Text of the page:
Nicotinamide Mononucleotide (NMN): The Official Source


  • Reproduction

    NMN Increases Oocyte Quality, Number, and Fertilization Ability

    Nicotinamide mononucleotide (NMN) supplementation improves oocyte quality from naturally aged mice by restoring nicotinamide adenine dinucleotide (NAD+) levels.

  • DNA Repair

    NAD+ Regulates Specific Protein Interactions that may Protect the Cell from DNA damage

    Scientists from Harvard Medical School found that NAD+ directly regulates protein interactions, which may protect the cell against cancer, radiation and aging.

  • Others

    Replenishing NAD+ in the Eye Protects Against Corneal Cell Death Caused by Neural Dysfunction

    Losing nerve supplies in our window to the world -- cornea -- may cloud our sights and even cut out the light. But scientists found that NAD+ replenishment may be a possible intervention.

  • Others

    NMN May Restore Bone Loss From Aluminum Toxicity

    Scientists from China provide evidence: nicotinamide mononucleotide (NMN) treatment restores bone loss from aluminum consumption in rats.

  • Others

    Results of First Human Study of NMN Reveal No Safety Concerns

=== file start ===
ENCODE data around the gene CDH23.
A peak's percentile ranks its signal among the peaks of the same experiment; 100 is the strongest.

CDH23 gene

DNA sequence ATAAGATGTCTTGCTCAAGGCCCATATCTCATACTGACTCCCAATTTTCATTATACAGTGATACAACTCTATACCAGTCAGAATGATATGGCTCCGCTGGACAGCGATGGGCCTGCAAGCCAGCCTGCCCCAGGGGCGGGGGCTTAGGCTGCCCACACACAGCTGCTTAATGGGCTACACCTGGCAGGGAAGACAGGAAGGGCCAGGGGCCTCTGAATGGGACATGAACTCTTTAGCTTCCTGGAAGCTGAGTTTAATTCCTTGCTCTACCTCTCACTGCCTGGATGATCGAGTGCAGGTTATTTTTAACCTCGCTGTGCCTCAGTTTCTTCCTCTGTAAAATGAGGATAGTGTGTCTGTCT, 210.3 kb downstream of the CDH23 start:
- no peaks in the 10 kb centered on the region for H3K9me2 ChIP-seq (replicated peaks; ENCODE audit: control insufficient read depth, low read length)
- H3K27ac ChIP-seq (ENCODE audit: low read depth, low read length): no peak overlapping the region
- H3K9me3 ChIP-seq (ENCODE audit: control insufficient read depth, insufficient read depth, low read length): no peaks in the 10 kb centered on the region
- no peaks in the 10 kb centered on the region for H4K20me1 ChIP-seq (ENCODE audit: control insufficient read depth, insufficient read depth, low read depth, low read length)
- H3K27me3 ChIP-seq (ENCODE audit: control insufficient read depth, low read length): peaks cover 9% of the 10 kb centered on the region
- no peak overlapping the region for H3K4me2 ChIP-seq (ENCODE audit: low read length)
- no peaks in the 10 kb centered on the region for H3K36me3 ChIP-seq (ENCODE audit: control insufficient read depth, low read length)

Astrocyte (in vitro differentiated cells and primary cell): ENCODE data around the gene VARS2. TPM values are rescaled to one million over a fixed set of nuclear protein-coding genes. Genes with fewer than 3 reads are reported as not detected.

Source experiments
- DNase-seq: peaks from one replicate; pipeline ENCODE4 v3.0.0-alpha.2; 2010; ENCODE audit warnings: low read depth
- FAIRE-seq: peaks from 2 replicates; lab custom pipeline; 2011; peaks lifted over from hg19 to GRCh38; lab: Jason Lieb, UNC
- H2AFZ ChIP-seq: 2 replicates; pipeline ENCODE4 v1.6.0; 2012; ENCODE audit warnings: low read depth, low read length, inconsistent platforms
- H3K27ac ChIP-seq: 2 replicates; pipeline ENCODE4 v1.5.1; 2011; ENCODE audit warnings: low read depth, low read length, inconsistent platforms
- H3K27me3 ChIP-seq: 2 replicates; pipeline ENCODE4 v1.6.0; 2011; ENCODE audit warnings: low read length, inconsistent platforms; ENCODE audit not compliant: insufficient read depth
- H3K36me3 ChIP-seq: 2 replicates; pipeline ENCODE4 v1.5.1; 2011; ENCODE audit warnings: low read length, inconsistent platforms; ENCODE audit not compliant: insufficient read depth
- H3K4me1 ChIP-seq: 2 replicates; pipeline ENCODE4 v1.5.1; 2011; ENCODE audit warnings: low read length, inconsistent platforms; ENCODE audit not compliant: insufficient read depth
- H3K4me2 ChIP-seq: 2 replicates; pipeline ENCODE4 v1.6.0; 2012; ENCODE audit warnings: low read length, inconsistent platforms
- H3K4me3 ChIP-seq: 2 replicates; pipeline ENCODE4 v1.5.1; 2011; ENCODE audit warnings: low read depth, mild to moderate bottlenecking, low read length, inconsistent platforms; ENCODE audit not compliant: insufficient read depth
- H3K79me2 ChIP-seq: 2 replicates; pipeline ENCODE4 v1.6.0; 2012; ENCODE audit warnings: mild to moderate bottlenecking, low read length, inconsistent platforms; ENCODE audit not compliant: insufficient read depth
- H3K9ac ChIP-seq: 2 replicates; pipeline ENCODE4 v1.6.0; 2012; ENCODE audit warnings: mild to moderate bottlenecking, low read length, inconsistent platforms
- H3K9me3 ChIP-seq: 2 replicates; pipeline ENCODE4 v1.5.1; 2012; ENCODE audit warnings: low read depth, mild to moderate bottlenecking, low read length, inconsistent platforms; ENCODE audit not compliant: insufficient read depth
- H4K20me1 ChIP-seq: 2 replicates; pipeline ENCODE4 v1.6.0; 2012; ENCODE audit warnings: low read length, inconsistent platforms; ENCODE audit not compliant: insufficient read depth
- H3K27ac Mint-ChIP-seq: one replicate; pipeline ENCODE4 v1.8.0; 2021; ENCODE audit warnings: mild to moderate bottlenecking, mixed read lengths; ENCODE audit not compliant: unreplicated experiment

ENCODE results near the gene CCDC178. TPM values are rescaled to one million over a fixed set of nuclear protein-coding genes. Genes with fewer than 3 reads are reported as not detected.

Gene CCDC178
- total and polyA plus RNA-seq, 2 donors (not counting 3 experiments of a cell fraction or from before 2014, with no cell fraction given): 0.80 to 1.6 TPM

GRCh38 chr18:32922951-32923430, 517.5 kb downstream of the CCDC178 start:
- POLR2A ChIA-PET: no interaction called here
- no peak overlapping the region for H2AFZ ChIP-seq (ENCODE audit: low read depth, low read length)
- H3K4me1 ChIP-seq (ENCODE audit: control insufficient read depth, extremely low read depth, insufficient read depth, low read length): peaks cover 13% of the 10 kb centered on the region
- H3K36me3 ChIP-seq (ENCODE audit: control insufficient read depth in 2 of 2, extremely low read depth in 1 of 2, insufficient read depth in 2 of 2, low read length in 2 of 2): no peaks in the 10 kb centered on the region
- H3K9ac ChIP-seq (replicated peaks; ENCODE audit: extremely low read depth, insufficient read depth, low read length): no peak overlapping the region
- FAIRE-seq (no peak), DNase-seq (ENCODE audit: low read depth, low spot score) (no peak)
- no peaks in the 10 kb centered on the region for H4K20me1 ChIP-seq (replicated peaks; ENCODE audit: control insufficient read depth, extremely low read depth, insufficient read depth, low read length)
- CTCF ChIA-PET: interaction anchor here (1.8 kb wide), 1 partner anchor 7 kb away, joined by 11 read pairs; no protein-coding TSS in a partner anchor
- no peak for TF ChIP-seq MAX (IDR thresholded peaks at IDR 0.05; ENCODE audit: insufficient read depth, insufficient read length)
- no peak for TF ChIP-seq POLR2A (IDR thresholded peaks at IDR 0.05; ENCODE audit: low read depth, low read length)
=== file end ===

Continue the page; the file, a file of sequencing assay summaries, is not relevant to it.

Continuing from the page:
Scientists from Keio University School of Medicine in Japan publish first study evaluating safety of nicotinamide mononucleotide (NMN) administration in humans, showing no adverse health concerns.

  • Neurological

    Molecular Model of Restoration of Cognition in Aging

    Scientists from Washington University School of Medicine in St. Louis, Missouri obtain data from a study to propose a model of age-related cognitive decline. According to the model, nicotinamide mononucleotide (NMN) consumption improves symptoms associated with age-related cognitive decline in mice.

  • Neurological

    NAD+ Alleviating Symptoms of Alzheimer’s Disease in Mice

    Recent research on Alzheimers Disease from the Shanghai Geriatric Institute of Chinese Medicine and Shanghai University of Traditional Chinese Medicine identified Nicotinamide Mononucleotide (NMN) synthesis as a principal step in disease progression.

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